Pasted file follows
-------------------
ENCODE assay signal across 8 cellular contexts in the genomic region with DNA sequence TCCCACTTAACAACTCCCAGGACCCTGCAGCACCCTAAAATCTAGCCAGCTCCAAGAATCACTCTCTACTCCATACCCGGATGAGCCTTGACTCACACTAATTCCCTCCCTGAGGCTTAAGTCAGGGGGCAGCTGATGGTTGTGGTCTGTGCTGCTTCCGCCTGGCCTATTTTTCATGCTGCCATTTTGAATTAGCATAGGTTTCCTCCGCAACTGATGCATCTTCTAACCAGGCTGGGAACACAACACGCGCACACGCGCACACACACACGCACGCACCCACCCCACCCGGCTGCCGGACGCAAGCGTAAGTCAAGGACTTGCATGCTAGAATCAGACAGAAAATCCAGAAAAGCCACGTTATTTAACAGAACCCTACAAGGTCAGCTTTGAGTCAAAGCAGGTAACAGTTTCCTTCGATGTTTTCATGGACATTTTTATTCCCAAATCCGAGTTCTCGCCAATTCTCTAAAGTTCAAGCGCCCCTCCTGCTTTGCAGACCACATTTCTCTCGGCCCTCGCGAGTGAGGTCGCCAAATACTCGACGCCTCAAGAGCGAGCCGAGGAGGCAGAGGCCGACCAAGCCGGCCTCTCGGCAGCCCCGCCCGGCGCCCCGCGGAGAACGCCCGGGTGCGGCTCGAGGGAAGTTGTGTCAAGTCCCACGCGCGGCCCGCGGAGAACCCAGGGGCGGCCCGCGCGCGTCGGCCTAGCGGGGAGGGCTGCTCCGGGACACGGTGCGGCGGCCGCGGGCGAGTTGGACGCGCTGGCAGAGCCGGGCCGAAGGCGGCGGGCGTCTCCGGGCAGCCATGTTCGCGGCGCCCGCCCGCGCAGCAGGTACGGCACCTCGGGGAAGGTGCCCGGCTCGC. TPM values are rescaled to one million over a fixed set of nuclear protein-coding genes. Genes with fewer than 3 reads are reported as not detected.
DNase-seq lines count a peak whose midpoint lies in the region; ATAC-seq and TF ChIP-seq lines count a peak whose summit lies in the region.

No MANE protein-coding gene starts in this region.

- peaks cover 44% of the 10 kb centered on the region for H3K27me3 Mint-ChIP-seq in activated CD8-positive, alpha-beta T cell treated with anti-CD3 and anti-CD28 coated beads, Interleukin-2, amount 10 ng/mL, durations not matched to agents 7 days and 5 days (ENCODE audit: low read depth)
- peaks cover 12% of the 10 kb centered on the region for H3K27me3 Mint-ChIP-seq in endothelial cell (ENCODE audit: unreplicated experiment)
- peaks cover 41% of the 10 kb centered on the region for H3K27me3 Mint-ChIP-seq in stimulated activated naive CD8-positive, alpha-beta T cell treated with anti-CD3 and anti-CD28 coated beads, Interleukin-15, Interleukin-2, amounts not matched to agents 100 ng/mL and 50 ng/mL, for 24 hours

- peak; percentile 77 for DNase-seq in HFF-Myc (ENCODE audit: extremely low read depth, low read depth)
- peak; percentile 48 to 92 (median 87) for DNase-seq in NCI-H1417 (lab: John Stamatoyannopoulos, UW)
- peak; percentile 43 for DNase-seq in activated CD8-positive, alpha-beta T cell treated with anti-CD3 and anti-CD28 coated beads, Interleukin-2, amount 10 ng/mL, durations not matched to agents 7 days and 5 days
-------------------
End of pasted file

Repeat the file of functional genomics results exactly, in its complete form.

ENCODE assay signal across 8 cellular contexts in the genomic region with DNA sequence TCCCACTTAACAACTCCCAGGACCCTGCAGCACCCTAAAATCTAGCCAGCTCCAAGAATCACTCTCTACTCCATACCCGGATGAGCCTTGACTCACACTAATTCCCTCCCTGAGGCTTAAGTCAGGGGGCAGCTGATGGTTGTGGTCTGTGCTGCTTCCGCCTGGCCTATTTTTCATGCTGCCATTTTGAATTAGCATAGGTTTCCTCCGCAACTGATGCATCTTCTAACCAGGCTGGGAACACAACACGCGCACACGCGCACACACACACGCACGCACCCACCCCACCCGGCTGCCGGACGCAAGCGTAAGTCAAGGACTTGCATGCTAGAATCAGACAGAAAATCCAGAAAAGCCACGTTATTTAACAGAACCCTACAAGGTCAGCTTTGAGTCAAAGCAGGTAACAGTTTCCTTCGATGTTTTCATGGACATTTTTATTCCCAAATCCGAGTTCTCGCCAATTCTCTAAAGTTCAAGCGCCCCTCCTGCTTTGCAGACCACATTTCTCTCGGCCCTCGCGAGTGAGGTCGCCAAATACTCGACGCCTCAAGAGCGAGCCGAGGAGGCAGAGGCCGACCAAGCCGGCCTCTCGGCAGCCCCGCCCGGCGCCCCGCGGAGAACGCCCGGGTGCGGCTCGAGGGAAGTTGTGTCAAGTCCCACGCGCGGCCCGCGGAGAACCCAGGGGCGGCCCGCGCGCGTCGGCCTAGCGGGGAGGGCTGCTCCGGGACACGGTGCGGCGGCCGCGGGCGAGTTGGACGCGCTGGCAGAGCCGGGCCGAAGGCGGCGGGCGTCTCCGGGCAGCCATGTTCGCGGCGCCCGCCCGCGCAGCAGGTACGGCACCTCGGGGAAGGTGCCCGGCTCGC. TPM values are rescaled to one million over a fixed set of nuclear protein-coding genes. Genes with fewer than 3 reads are reported as not detected.
DNase-seq lines count a peak whose midpoint lies in the region; ATAC-seq and TF ChIP-seq lines count a peak whose summit lies in the region.

No MANE protein-coding gene starts in this region.

- peaks cover 44% of the 10 kb centered on the region for H3K27me3 Mint-ChIP-seq in activated CD8-positive, alpha-beta T cell treated with anti-CD3 and anti-CD28 coated beads, Interleukin-2, amount 10 ng/mL, durations not matched to agents 7 days and 5 days (ENCODE audit: low read depth)
- peaks cover 12% of the 10 kb centered on the region for H3K27me3 Mint-ChIP-seq in endothelial cell (ENCODE audit: unreplicated experiment)
- peaks cover 41% of the 10 kb centered on the region for H3K27me3 Mint-ChIP-seq in stimulated activated naive CD8-positive, alpha-beta T cell treated with anti-CD3 and anti-CD28 coated beads, Interleukin-15, Interleukin-2, amounts not matched to agents 100 ng/mL and 50 ng/mL, for 24 hours

- peak; percentile 77 for DNase-seq in HFF-Myc (ENCODE audit: extremely low read depth, low read depth)
- peak; percentile 48 to 92 (median 87) for DNase-seq in NCI-H1417 (lab: John Stamatoyannopoulos, UW)
- peak; percentile 43 for DNase-seq in activated CD8-positive, alpha-beta T cell treated with anti-CD3 and anti-CD28 coated beads, Interleukin-2, amount 10 ng/mL, durations not matched to agents 7 days and 5 days